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Essex Field Club
Essex Field Club
registered charity
no 1113963
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We are normally open to the public at our centre at Wat Tyler Country Park every Saturday, Sunday and bank holiday between 11am and 4pm. We are also usually open on Wednesdays between 10am and 4pm.

Spring recording Record your Robin Record Common Frog Rana temporaria
Record Alexanders Smyrnium olusatrum Record Tawny Mining Bee Andrena fulva
Record Dark-edged Bee Fly Bombylius major
Record Spring Flower Bee Anthophora plumipes
Record cuckoo bee Melecta albifrons

Geology Site Account


Five Bells Railway Cutting, LANGDON HILLS, Thurrock District, TQ70548575, Historical site only

 
 
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Historical site only

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The Essex Weekly News for 24th February 1888 reported the discovery of petrified trunks of trees 25 feet (8 metres) below the surface of the ground during construction of the railway between Tilbury and Pitsea. The trunks were clearly fossilised logs from the London Clay because they were described as resembling “heavy, solid lumps of stone” and were apparently marked all over with holes. Logs infested with holes made by the ship worm teredo are common in the London Clay of the Isle of Sheppey and show that the wood was once floating in a sub-tropical sea. This sea was in existence about 50 million years ago and deposited the London Clay across much of south east England.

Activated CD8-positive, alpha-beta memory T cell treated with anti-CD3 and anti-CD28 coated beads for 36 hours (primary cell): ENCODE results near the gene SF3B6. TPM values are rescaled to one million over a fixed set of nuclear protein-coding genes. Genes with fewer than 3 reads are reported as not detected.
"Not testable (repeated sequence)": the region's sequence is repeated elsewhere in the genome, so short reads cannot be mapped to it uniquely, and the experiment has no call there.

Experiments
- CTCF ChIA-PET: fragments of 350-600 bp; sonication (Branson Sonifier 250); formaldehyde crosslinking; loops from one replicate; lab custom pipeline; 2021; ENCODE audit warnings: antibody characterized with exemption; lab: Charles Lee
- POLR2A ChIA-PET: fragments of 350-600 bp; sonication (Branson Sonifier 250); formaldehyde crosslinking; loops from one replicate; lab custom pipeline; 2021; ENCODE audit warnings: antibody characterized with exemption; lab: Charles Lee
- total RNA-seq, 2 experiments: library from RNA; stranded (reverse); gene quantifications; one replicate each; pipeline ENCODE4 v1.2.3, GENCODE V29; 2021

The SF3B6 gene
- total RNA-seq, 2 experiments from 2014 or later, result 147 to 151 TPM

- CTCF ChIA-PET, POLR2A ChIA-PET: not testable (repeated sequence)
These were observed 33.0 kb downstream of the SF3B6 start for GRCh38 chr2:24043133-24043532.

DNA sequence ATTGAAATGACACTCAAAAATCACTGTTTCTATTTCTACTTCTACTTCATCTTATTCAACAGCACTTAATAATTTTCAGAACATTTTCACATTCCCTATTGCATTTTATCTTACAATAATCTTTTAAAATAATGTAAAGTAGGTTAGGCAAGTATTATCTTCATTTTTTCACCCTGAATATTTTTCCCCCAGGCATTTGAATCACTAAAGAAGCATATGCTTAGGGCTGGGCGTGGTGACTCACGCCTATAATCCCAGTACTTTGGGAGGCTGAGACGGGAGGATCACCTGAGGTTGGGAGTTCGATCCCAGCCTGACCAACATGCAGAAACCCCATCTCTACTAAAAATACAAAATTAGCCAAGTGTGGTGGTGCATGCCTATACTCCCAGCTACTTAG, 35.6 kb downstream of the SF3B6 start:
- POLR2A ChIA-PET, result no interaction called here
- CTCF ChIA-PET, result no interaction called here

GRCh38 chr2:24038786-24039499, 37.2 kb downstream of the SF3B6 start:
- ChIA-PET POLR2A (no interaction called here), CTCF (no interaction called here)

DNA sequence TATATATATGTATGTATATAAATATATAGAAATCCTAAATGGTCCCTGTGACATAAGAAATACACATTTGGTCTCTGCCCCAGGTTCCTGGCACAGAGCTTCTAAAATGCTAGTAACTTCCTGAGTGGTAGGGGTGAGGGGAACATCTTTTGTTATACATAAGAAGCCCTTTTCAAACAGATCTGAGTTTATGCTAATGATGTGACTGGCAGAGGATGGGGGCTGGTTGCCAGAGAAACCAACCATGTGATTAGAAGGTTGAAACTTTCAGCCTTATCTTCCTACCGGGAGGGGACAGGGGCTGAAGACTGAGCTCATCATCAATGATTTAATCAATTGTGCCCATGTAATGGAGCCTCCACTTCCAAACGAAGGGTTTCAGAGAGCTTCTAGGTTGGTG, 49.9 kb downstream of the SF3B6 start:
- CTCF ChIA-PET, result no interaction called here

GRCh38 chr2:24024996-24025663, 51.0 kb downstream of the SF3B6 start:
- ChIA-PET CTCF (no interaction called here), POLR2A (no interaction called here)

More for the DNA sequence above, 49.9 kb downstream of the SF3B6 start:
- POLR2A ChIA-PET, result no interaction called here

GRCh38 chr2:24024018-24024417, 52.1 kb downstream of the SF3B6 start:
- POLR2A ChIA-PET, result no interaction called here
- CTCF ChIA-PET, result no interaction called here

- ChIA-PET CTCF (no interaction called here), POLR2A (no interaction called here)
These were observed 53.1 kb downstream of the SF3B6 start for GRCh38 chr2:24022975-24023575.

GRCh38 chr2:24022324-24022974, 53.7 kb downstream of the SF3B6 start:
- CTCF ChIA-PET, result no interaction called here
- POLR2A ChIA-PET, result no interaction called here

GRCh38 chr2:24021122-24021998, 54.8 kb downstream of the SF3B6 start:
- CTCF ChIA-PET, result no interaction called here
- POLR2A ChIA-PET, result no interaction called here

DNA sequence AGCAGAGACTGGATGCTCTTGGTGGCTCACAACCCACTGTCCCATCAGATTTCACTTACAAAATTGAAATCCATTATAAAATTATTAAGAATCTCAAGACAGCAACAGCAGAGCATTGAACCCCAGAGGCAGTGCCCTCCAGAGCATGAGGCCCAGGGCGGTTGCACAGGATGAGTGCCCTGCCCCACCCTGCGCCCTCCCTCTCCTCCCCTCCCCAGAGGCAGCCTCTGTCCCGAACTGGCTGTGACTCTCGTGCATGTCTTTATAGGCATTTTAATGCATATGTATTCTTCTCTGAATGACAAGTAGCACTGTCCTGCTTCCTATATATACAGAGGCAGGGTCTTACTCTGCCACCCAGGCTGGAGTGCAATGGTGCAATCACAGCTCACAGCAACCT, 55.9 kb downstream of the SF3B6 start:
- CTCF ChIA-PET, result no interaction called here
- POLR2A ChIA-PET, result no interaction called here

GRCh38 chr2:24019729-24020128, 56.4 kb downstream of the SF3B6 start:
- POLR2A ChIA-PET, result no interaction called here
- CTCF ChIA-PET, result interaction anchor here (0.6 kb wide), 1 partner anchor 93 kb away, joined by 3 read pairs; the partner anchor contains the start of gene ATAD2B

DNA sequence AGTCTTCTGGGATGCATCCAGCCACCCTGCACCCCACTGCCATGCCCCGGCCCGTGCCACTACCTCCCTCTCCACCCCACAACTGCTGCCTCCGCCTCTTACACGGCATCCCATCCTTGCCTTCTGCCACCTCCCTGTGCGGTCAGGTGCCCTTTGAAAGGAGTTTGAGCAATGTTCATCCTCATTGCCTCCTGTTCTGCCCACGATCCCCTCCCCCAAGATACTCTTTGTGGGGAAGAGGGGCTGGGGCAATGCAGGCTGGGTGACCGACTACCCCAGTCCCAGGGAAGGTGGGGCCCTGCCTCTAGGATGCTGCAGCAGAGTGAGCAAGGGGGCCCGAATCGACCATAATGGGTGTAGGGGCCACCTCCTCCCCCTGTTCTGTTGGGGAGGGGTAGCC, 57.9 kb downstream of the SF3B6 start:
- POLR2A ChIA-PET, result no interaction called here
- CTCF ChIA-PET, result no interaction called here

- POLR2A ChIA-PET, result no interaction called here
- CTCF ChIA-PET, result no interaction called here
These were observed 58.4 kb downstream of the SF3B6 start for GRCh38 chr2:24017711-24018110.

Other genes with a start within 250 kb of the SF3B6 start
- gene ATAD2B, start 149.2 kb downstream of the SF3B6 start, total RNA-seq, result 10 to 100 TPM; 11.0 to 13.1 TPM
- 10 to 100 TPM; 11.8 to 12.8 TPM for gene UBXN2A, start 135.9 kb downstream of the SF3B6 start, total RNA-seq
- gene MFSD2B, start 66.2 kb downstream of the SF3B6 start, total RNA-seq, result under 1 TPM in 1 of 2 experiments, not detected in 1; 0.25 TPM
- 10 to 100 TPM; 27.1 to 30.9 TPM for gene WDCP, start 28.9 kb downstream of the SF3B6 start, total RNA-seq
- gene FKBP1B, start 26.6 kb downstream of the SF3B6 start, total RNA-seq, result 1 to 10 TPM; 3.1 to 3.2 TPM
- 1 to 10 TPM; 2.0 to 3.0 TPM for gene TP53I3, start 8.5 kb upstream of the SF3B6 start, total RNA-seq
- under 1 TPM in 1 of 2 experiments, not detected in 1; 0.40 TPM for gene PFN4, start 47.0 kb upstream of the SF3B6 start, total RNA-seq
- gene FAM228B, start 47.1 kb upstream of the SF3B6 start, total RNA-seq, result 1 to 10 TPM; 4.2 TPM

What makes this discovery remarkable is the size of the trunks, one of which was described as “twelve feet long and eighteen inches in diameter” which makes them some of the largest ever found in the London Clay.

It is not known what became of these fossils although it is unlikely that the discoverers, having found out about their antiquity, would have reburied them. The exact site of the discovery is not precisely known but it was almost certainly the railway cutting running parallel with the B1420 south west of the Five Bells Interchange and very close to the border with Basildon District.

 

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Reference: Cole 1888b

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